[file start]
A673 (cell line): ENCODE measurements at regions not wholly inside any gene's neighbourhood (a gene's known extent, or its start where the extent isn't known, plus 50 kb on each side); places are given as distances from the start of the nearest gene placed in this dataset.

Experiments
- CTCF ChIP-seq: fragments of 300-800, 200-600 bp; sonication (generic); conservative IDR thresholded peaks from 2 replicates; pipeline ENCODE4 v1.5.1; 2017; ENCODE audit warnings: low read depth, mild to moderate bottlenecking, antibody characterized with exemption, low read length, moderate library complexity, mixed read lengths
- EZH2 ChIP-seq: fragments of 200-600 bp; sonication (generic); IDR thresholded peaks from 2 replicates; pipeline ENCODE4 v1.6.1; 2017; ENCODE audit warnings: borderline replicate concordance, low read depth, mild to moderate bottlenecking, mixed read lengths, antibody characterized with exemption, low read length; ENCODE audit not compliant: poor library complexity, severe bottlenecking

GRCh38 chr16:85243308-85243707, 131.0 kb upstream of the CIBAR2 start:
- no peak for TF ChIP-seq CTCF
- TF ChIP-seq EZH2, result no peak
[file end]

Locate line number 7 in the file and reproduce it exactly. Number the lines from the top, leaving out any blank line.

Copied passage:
- TF ChIP-seq EZH2, result no peak